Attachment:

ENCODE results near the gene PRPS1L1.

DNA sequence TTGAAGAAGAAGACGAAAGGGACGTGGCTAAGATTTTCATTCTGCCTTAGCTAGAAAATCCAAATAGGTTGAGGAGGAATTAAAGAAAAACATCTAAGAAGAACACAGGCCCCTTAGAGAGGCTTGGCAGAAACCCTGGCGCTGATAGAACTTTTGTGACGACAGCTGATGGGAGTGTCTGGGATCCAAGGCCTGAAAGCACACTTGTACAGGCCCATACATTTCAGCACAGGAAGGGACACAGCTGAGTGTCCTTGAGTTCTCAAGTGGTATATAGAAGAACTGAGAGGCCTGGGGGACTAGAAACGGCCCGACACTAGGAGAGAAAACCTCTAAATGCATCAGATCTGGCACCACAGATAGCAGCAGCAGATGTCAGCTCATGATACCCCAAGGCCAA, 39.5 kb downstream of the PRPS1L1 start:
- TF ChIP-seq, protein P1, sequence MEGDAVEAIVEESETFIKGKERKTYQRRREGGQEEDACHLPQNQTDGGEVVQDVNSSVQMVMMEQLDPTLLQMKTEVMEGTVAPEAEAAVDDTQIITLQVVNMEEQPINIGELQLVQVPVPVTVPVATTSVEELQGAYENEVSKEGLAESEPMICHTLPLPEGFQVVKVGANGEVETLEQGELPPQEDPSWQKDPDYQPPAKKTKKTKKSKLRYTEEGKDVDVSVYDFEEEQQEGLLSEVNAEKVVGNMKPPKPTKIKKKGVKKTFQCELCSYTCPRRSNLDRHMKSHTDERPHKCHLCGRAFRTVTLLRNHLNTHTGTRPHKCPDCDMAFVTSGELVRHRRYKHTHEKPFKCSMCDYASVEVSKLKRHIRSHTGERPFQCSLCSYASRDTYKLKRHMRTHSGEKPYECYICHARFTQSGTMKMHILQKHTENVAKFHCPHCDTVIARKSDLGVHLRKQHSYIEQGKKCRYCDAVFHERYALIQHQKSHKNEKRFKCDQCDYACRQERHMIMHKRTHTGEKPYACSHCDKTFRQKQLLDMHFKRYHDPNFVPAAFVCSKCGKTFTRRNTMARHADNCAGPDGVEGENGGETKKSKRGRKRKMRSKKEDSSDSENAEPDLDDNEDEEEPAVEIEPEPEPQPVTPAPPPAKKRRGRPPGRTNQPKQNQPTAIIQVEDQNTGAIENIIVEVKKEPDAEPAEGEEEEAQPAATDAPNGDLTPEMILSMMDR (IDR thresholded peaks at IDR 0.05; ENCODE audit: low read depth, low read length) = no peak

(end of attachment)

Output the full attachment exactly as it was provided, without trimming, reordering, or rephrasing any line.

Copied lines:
ENCODE results near the gene PRPS1L1.

DNA sequence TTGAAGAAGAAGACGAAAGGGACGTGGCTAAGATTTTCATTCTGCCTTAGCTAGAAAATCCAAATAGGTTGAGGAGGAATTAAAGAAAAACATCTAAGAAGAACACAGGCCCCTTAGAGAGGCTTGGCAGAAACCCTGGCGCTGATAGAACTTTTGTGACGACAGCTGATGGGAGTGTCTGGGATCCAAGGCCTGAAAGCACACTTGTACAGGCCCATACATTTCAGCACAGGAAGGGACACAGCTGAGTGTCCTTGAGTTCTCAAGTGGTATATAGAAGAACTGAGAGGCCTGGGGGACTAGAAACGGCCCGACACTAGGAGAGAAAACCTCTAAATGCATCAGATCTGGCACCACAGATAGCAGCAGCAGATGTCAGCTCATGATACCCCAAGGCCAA, 39.5 kb downstream of the PRPS1L1 start:
- TF ChIP-seq, protein P1, sequence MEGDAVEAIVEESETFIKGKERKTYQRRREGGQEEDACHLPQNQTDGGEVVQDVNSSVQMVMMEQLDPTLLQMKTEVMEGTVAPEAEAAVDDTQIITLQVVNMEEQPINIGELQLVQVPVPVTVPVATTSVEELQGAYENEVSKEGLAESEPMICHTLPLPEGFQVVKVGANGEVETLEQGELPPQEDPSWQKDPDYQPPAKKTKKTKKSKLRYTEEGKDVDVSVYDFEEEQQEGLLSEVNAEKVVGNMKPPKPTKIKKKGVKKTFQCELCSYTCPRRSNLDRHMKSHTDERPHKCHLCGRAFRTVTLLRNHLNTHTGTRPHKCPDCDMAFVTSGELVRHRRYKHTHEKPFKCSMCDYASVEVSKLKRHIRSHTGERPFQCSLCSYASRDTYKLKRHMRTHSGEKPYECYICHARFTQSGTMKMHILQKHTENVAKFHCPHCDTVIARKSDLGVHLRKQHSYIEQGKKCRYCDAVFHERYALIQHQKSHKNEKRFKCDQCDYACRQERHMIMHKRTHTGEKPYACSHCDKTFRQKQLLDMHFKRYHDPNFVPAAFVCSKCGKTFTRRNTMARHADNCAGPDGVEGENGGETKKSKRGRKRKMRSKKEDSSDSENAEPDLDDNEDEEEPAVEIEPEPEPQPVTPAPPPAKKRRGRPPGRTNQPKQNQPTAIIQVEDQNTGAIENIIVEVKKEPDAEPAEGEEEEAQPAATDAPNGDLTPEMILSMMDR (IDR thresholded peaks at IDR 0.05; ENCODE audit: low read depth, low read length) = no peak